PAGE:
Spotify today unveiled what’s next for the future of its audiobooks service. At an event hosted in its New York offices on Tuesday afternoon, the company announced a new business model where it will now provide Spotify Premium subscribers with access to a subset of its audiobooks catalog — a total of 150,000 titles — without an additional charge.
The service will initially launch in the U.K. and Australia starting today and will launch in the U.S. later this year, with more markets to follow.
“Audiobooks today have one big dominating player. And just like in music and podcasting, we believe that many more consumers want to consume audiobooks and want to listen to audiobooks,” said Spotify founder and CEO Daniel Ek, speaking at the event. “And just like in music and podcasting, we’re really excited to be able to bring all the amazing tools that we built for creators and consumers alike to enable more discovery of these amazing audiobooks to the entire world,” he added.
Powered by its acquisition of the digital audiobook distributor Findaway, Spotify first launched audiobooks in the U.S. in September 2022, with a catalog of 300,000 titles to start before expanding to other English-speaking markets later in the year and Canada in early 2023. At the service’s debut last year, Spotify touted the company’s potential to tap into a growing market, noting that audiobooks were just a 6% to 7% share of the wider book market, but the category was growing by 20% year-over-year.
However, using Spotify’s service has not been as seamless as it could be for consumers because the company attempted to work around the app stores’ rules regarding in-app purchases by requiring users to buy audiobooks from the Spotify website in order to play them in its app. Plus, Spotify couldn’t direct customers to the website because of the app stores’ “anti-steering” rules, which prevent app developers from pointing to alternative means of paying outside of the app stores’ own payment mechanisms.
With access to audiobooks as part of the Premium service, listening to the books will become easier for end users.
Ek noted that this change will help the company by increasing user engagement with Spotify as well as reducing churn. In addition, he said it gives “great flexibility to our business which will then ultimately help our revenue and profit.”
The company also suggested that the audiobooks market today has a distribution and discovery problem, which Spotify aims to solve the way it’s done for music and podcasts.
“Tens of millions of Premium subscribers are already interested in listening to audiobooks,” said Spotify co-president and chief business officer Alex Norström. “They just need the opportunity.”
He also noted that estimates indicate that 2 billion people will read a book this year, but the audiobook slice of that pie remains small.
Though Spotify’s broader audiobooks catalog launched with 300,000 titles, only half of those are available through the Premium subscription. While subscribers can read as many books as they want, the service will be time-limited to 15 hours per month. But users will be able to buy more time by purchasing an additional 10 hours as a “top-off.”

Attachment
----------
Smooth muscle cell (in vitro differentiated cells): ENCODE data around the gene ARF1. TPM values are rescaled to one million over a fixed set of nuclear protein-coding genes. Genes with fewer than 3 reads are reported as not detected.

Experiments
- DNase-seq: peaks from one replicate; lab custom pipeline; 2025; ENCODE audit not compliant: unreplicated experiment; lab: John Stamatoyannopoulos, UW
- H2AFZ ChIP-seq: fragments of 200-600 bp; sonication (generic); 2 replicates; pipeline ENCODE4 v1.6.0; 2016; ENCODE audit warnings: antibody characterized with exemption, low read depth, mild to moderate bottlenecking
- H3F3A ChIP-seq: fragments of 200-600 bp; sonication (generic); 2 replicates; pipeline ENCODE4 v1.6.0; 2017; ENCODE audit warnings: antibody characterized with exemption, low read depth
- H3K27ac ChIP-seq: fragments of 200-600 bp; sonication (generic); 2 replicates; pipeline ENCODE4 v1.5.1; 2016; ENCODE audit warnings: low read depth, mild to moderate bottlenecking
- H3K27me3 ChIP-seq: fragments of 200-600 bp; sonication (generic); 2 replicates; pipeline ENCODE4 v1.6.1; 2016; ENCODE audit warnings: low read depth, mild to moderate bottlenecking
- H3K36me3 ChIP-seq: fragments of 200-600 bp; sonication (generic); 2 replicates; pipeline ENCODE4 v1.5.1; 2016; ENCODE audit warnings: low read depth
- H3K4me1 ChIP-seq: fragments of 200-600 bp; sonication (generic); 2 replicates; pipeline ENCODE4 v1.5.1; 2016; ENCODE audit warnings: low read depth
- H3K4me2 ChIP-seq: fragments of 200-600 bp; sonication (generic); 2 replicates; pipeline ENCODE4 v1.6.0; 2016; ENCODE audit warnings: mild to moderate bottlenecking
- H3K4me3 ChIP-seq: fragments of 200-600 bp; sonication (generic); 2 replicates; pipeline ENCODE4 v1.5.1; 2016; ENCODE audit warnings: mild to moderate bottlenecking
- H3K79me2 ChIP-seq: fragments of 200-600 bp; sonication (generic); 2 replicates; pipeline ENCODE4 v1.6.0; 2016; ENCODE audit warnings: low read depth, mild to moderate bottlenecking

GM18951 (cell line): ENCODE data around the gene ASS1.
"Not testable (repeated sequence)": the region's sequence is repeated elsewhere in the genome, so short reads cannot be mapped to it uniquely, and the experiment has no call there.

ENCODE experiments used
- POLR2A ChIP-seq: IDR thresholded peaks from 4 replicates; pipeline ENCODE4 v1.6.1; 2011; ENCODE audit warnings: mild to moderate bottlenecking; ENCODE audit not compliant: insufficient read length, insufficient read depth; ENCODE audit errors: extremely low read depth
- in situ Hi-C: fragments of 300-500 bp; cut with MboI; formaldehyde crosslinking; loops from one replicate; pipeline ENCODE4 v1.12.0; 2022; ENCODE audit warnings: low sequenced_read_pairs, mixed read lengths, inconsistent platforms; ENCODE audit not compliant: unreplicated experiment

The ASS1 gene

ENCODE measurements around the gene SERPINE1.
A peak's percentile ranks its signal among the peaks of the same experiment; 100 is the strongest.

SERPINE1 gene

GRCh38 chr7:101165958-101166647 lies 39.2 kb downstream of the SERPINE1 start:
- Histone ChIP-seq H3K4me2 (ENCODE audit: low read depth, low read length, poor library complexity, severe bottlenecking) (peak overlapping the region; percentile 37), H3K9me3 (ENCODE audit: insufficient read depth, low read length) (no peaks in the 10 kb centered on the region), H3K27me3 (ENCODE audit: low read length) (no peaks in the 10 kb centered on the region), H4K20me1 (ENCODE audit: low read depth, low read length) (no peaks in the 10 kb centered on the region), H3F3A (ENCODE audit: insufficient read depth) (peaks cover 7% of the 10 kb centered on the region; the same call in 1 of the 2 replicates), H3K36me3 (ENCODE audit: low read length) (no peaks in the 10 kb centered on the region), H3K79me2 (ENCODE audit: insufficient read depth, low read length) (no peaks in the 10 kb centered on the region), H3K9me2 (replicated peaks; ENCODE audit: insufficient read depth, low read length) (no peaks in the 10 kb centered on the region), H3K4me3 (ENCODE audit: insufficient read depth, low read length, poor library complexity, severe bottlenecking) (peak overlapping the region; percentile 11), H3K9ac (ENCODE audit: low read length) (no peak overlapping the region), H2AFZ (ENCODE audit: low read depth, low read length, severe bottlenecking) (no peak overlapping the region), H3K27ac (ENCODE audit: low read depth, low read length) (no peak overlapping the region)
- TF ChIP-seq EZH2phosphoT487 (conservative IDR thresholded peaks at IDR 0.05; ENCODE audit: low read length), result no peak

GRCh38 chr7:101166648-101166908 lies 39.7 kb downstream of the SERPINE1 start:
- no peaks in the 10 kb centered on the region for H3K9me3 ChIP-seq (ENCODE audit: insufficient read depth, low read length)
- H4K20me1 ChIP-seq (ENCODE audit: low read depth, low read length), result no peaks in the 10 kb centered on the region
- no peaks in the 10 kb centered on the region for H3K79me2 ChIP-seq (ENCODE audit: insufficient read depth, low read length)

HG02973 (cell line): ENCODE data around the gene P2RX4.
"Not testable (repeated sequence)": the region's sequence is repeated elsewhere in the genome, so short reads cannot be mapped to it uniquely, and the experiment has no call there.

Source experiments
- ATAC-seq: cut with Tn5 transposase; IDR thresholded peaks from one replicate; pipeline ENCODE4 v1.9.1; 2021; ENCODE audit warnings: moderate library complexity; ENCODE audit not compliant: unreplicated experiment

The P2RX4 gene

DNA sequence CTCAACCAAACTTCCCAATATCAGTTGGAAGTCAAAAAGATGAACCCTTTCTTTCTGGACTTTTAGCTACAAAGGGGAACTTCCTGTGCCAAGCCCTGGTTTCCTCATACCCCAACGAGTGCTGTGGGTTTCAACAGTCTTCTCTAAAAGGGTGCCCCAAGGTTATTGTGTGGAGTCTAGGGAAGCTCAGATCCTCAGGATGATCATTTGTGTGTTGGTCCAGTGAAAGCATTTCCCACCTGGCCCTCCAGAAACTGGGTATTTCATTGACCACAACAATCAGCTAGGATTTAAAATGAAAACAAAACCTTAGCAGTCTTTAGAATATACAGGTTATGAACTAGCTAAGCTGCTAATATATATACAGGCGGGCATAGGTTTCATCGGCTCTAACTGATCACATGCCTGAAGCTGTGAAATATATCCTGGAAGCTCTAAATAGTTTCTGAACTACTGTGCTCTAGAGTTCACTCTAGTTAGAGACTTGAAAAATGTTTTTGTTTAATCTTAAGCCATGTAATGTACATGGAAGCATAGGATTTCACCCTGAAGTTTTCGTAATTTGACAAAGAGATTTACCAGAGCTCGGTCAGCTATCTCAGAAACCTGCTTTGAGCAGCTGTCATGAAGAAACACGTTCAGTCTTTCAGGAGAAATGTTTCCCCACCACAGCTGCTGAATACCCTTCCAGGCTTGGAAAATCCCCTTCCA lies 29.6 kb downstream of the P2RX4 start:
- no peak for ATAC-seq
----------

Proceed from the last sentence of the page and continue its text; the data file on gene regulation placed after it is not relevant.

Alongside the launch, Spotify will provide editorial recommendations of books to users as well as personalized suggestions based on users’ tastes.
“We’re going to feature editorial recommendations, curated by a diverse team of experts. And these will appear in the audiobooks hub,” explained Spotify VP, Head of Audiobooks Business, David Kaefer. This hub will include feature shelves that highlight popular genres as well.
“We’re also going to make recommendations guided by a streamlined taste onboarding,” he continued. “This is something that every listener is going to get as soon as they access their application. And it’s going to prompt users to choose some of their favorite titles and some of their favorite genres. That’s how we’re going to begin to learn how we’re going to begin to suggest the right titles to each listener,” Kaefer added.
He said tests to personalize audiobook recommendations were already underway and those will also appear in the app’s Home feed, which will put them in front of tens of millions of people daily.
Authors, meanwhile, will gain access to new tools, like promo cards they can customize with visuals, that they can use to capture users’ attention. Later, Spotify will be working on more advanced tools that will allow authors to understand how their titles are performing.
As the feature rolls out to supported markets, the available audiobooks that are included with the Premium offering will have a flag next to them so subscribers will know they can stream the book without a charge.
Users will also be able to share their favorite audiobooks on social media with built-in sharing tools and will be able to curate audiobook playlists.
“We’ve got instant access. We’ve got discovery. We’ve got front-and-center placement, easy social amplification, and dedicated tools,” Kaefer concluded. “And all of these things are going to help increase the number of people listening to audiobooks and help listeners engage with the format with less friction,” he said.